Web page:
Alleged Russian spy beat passport curbs

Alleged Russian spy beat passport curbs
November 23rd, 2006  
Team Infidel

Topic: Alleged Russian spy beat passport curbs

Alleged Russian spy beat passport curbs

Accused man was able to obtain three passports in seven years, court documents show

From Wednesday's Globe and Mail

MONTREAL AND TORONTO — Canadian officials were supposed to tighten procedures for issuing passports after the Sept. 11, 2001, attacks and the 1999 arrest of terrorist Ahmed Ressam.
But a man accused of being a Russian spy, who is to appear in a Montreal courtroom this morning, obtained three successive Canadian passports over the years, using a bogus Ontario birth certificate, documents unsealed yesterday show.
Paul William Hampel was supposed to be a 40-year-old Toronto native, a former lifeguard and travel consultant who has lived in Montreal since at least 1999.
But he is an elite Russian spy who has been operating undercover in Canada for more than a decade, Canadian officials are alleging.
The accusations against him were detailed yesterday in a summary of evidence filed in Federal Court.

The summary shows that the mysterious man successfully obtained Canadian passports after he applied in May of 1995, May of 2000 and April of 2002.
The last two documents were issued after authorities were supposed to have improved controls following the 1999 case of Mr. Ressam, a bomb-plotter who used a fake Quebec baptismal certificate to obtain a Canadian passport in Montreal.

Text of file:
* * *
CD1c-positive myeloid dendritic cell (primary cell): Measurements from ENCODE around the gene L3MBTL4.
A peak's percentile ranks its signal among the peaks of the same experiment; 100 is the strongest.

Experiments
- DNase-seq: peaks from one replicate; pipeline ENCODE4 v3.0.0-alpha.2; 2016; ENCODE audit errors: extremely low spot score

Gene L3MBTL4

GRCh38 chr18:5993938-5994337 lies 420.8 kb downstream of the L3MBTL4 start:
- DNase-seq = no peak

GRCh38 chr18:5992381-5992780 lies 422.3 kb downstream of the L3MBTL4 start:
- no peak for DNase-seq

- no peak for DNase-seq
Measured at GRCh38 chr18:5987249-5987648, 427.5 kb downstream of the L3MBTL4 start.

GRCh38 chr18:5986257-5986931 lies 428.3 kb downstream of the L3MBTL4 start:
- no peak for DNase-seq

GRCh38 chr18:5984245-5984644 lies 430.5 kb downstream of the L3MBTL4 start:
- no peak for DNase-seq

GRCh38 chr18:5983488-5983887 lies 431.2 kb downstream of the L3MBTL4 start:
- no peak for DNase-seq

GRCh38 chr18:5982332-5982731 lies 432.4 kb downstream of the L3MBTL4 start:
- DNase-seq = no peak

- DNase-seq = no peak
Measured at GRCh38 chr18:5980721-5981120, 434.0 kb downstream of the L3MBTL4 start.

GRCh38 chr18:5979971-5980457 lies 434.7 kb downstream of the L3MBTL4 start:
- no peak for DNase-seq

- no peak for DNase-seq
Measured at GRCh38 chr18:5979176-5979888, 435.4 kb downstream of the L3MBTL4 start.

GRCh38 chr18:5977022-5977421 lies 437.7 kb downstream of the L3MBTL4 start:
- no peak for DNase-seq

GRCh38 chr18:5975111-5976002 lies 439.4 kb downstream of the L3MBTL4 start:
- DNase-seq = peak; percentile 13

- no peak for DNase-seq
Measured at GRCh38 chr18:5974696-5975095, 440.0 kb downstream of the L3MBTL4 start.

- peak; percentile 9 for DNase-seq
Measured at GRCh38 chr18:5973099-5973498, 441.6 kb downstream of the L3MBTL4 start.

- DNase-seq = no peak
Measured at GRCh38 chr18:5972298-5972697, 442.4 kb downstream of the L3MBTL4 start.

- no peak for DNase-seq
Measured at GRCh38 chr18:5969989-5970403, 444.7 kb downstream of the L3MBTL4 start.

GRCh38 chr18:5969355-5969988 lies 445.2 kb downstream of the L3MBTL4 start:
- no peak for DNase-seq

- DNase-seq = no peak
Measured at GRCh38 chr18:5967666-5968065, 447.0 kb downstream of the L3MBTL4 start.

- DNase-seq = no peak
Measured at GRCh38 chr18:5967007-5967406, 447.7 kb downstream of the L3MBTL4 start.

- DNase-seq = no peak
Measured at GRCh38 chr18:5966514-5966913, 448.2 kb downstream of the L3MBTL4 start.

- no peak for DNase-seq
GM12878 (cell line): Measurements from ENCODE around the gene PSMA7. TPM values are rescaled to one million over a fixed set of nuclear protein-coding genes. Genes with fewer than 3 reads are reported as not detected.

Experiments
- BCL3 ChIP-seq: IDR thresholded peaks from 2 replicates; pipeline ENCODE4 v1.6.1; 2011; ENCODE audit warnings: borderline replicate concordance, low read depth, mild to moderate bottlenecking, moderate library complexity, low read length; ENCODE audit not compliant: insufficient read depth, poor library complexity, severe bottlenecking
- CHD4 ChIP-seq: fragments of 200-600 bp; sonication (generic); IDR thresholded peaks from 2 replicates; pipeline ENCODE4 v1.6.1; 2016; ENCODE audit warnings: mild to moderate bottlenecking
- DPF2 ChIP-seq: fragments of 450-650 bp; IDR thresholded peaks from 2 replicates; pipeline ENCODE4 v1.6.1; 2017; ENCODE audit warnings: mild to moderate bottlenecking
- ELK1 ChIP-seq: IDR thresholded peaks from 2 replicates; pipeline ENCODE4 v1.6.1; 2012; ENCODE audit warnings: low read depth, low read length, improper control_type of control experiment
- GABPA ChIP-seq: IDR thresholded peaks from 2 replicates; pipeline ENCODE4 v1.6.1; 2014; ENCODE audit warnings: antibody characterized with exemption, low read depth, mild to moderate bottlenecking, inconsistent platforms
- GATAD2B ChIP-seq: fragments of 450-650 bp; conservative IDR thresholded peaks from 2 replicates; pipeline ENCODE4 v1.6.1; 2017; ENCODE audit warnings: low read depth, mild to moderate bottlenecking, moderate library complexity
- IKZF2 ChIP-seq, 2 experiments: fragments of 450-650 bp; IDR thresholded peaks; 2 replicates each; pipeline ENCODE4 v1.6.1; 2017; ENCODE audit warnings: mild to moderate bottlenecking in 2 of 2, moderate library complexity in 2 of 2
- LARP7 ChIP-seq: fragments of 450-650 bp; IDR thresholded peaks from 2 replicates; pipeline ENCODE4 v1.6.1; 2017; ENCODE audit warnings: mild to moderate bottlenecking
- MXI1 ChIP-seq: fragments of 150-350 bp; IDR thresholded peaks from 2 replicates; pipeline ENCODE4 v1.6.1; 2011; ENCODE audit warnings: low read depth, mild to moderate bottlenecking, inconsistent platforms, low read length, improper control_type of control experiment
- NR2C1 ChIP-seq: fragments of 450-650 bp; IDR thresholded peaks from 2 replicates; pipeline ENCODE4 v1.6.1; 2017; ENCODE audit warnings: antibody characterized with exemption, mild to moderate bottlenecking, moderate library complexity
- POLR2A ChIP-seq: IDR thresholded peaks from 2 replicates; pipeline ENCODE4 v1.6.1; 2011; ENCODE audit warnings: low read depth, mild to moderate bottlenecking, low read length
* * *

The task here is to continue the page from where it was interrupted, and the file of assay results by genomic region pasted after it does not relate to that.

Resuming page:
The mysterious man's current passport was issued in Montreal.
To obtain it, he filed an application on April 13, 2002, saying that he needed to be travelling within a week.
He listed as a guarantor a person who was said to have known him for eight years (the guarantor's name was blacked out in the court filing).
He submitted as identification documents a 1999 Quebec driver's licence and a 1971 Ontario birth certificate.
In fact, there is no record of a Paul William Hampel being born in Toronto on Dec. 11, 1965, as is stated on the certificate. And the court summary says the man's birth-certificate number belongs to somebody else, a legitimate person.
The man's bogus birth certificate is dated May, 1971, and even features the signature of John Yaremko, who was the Ontario citizenship minister at the time.
A spokesman for the Canadian Passport Office referred calls to the office of federal Public Safety Minister Stockwell Day. A spokeswoman for Mr. Day said she would not comment because the matter is before the courts.
In 2004 and again last year, Auditor-General Sheila Fraser criticized the Passport Office for failing to learn from the Ressam case.
“The Passport Office is struggling to meet increasing security expectations and demands for service,” she said in a report last year. “There is no assurance that examiners have followed the required procedures to determine that an applicant is eligible for a passport.”
Yesterday's court summary says the man is a so-called “illegal,” a high-level operative who created for himself a fake identity and spied in Canada and abroad on behalf of the SVR, the Russian foreign-intelligence service.